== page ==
It has taken 19 long years, but the Toronto Raptors and their fans are finally earning some respect—both on the court and off it.
Let’s start with this struggle of a playoff series between the Raptors and the Nets. If Brooklyn did indeed tank down the stretch in order to matchup with the inexperienced Raptors (as many fans and pundits believe), they might be rethinking that plan—and the lack of respect it showed for Toronto—now. With the series tied, it has turned into a best of three, with two of those games to be played in Toronto (if both are needed). The Raptors have shown the Nets they’re not going away. It’s as if Toronto is saying, “We respect your experienced championship-calibre team, but we also want to win and you’re in our way.”
The series has also sparked much discussion about NBA officiating and how it bends toward marquee names and franchises—another issue of respect. It was something I highlighted as a key for Toronto. If they were going to win the series, they had to play through the experience and the whistle—in short, point out perceived mistakes to the officials, then let them go and rise above.
That started to happen in Game 4. After failing to draw a key call in a charge-block situation when Paul Pierce and Amir Johnson collided, the Raptors respectfully let it be known they disagreed with the way things played out. They then received a favourable whistle late in the game when the same two combatants again slammed into one another. That may have been a sign that yet another important measure of respect is starting to come Toronto’s way. If so, it’s well deserved; earned by an effort on the part of the Raptors in Game 4 that said “we are going to win tonight—no matter what.”
That same resolve is also drawing casual fans to the team. As long-suffering Raptors supporters are rewarded for their years of loyalty, bandwagon jumpers are also starting to recognize and appreciate the gritty nature of the club. It’s the biggest game in town right now with the Blue Jays’ season only a month old and the Leafs sitting on the sidelines, and the Raptors are dancing in the spotlight.
It was interesting to hear the comments from Nets veterans heading into Game 3, claiming that the Brooklyn crowd would be just as raucous as those long-suffering fans at the ACC. I was there and the atmosphere was good for Games 3 and 4, but it had nothing on Toronto. For those vets—Pierce, Kevin Garnett, Joe Johnson and Deron Williams—that had been playing in Toronto for years, the building they walked into for Games 1 and 2 wasn’t the one they’d gotten used to during the regular season. Toronto’s fans have reached another level and they, too, are finally starting to get some long-overdue respect.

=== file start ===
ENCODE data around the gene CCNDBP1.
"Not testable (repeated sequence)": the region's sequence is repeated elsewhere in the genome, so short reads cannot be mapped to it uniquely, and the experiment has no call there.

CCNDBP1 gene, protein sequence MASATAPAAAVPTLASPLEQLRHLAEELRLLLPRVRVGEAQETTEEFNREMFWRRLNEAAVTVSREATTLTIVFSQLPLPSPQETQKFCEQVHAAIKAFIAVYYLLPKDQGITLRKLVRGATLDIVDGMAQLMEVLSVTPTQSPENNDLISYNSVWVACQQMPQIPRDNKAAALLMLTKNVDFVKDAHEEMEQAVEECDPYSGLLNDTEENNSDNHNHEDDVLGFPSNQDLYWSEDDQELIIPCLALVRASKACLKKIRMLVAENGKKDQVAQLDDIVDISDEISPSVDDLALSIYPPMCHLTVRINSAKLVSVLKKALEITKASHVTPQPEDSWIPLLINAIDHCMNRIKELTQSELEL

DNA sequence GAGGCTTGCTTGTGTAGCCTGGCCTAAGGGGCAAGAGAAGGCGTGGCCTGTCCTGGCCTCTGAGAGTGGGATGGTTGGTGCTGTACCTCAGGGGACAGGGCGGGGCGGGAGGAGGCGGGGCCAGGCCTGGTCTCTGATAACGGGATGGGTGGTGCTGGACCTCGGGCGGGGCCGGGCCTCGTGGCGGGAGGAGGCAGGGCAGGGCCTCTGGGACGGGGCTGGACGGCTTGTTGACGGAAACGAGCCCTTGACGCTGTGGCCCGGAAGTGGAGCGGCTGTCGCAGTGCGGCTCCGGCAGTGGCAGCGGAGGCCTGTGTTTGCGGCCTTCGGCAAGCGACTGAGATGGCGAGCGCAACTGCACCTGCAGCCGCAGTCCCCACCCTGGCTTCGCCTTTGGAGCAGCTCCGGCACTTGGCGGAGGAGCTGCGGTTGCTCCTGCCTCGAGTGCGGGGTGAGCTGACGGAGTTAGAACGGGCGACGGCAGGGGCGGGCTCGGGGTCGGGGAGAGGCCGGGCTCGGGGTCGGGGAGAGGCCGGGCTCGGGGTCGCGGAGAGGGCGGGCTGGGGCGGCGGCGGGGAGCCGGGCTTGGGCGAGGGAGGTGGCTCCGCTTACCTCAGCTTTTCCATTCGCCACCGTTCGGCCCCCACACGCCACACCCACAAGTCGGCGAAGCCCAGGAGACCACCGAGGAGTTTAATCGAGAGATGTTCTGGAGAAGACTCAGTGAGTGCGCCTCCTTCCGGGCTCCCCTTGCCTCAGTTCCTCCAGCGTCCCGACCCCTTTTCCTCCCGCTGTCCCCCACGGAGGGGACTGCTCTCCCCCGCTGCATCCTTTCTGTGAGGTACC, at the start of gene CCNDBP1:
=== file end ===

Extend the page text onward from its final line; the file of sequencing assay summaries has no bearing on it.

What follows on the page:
The scene in Maple Leaf Square during every game has opened some eyes south of the border. Former NBA coach of the year, Mike Fratello, currently the Nets’ television analyst told me that Raptors fans in this series are reminding him of the Golden State Warriors’ following. That’s as high a compliment as you can get as a fan base, and I agree with Fratello. Raptors fans have turned up the volume.
All of the enthusiasm starts at the top, with management at MLSE. Masai Ujiri issued an apology for his language at the “pep rally” before Game 1. His language was bad, yes, but the idea that Toronto is no longer content just to play, that this team wants to win, was the underlying message behind the expletive. His boss, Tim Leiweke, was right there, and I’ll bet he chipped in toward to $25,000 fine. The whole thing reminded me of the first time my dad had to come get me from school after a fight. He scolded me, but asked if I got a couple of good shots in. The message? I’m proud you didn’t back down. Make them respect you.
Dwane Casey—and his “Pound the Rock” mantra—has also been crucial. Through the whole roller coaster ride of the Raptors’ last three seasons, Casey’s message has been consistent: We’re going to keep working because we want more. He implored all his players to “keep coming” and the results can be seen in the young DeMar DeRozan. Despite getting beat up on drives without receiving calls for years, DeRozan kept taking the ball to the basket. This season his will to “keep coming” paid off as he finished ahead of notable names like Chirs Paul, LeBron James and Paul George in average free throw attempts per game.
You bet that growing up in the south, Casey had to hold his tongue at times and fight for respect with a quiet “you might not respect me now, but I’m going to hang in there until you do” attitude. He has instilled that in his team and they are playing it out on the floor.
Win or lose in Games 5,6 and 7, the Raptors and their fans have gained some crucial respect this post-season. It may have taken a while, but it’s something they can build on for years to come.